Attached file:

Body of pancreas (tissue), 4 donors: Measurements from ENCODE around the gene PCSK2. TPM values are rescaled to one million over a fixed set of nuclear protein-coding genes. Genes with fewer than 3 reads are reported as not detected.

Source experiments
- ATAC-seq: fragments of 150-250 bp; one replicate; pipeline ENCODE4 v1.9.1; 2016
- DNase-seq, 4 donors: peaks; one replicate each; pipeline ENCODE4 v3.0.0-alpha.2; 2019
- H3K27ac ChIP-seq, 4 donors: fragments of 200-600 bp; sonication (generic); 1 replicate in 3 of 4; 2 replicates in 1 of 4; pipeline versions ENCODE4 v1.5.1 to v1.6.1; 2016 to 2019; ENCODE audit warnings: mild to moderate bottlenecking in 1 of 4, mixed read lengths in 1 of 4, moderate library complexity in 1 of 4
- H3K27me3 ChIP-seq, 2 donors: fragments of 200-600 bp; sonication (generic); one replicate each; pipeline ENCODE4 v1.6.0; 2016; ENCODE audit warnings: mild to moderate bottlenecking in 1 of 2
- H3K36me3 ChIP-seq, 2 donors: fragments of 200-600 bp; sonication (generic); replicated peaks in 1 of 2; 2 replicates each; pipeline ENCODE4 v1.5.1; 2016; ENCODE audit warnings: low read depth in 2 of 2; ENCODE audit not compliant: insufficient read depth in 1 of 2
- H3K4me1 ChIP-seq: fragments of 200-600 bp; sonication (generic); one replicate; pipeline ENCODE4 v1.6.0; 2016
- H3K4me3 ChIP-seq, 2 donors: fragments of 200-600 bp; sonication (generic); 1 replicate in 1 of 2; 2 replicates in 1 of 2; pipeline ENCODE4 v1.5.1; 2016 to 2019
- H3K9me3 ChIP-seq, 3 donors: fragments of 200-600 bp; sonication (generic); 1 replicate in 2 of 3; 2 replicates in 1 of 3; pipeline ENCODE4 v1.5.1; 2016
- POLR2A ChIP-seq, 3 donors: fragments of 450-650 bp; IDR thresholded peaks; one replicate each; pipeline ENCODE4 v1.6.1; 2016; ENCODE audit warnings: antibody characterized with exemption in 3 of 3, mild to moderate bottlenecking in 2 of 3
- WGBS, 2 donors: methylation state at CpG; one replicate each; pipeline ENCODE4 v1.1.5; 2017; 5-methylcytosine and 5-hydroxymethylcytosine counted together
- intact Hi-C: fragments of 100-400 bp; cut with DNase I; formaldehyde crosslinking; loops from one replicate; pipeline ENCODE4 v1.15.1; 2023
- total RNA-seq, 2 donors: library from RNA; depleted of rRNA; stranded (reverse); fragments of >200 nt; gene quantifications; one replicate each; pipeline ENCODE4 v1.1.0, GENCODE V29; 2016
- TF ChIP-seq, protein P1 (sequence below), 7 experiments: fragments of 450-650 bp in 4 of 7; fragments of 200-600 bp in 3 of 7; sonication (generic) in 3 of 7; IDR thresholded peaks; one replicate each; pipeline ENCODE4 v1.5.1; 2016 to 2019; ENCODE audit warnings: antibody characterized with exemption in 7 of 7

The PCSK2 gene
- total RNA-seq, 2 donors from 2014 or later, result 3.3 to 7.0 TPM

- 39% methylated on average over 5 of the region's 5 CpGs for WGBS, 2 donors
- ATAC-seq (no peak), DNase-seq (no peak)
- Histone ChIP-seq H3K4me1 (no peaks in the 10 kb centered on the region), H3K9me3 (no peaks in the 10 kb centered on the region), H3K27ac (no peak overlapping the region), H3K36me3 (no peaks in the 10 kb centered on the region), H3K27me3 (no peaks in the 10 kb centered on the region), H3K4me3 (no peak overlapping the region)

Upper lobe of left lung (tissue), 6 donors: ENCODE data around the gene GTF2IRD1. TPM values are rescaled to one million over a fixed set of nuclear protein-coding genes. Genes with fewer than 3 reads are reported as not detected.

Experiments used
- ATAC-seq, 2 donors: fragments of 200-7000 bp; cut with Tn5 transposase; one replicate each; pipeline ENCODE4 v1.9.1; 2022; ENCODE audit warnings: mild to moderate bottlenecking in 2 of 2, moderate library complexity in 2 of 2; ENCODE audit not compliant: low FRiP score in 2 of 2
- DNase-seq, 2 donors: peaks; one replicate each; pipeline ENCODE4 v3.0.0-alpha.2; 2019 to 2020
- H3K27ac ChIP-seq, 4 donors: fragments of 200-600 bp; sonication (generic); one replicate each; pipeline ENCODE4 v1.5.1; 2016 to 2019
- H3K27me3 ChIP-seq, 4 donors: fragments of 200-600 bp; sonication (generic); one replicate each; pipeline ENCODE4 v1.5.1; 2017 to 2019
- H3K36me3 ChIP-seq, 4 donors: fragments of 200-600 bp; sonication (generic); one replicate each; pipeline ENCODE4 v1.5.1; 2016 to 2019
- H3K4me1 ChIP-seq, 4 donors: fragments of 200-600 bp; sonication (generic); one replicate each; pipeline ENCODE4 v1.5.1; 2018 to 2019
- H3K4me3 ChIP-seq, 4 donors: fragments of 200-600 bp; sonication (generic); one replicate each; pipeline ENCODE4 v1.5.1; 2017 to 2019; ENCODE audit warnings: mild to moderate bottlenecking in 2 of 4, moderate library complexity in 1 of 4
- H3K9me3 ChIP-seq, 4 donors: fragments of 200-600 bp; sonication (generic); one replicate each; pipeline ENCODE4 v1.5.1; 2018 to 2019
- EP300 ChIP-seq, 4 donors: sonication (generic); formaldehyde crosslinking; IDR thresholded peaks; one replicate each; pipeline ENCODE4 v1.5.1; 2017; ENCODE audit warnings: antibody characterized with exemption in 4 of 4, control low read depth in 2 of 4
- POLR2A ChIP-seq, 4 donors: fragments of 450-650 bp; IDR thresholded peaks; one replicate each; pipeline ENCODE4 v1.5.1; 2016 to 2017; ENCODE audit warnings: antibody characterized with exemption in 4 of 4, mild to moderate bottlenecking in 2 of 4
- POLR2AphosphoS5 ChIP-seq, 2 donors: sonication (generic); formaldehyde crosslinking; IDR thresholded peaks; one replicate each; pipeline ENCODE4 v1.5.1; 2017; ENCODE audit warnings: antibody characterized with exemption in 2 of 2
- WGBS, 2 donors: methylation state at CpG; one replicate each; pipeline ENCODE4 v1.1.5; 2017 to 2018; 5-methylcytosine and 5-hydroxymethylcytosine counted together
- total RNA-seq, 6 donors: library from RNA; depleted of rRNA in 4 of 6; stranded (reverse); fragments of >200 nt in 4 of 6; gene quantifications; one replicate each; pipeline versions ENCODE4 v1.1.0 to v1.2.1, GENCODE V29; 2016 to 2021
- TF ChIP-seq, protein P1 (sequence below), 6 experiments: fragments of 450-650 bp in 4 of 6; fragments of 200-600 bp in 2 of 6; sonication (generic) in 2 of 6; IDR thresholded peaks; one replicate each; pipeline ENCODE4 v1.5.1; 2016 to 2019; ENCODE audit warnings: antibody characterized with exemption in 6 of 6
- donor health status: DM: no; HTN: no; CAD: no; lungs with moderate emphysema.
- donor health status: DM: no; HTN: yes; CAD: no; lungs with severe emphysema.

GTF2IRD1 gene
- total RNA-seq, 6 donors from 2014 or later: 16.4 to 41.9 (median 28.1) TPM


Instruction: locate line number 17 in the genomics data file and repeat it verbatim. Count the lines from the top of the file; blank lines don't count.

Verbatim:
- total RNA-seq, 2 donors from 2014 or later, result 3.3 to 7.0 TPM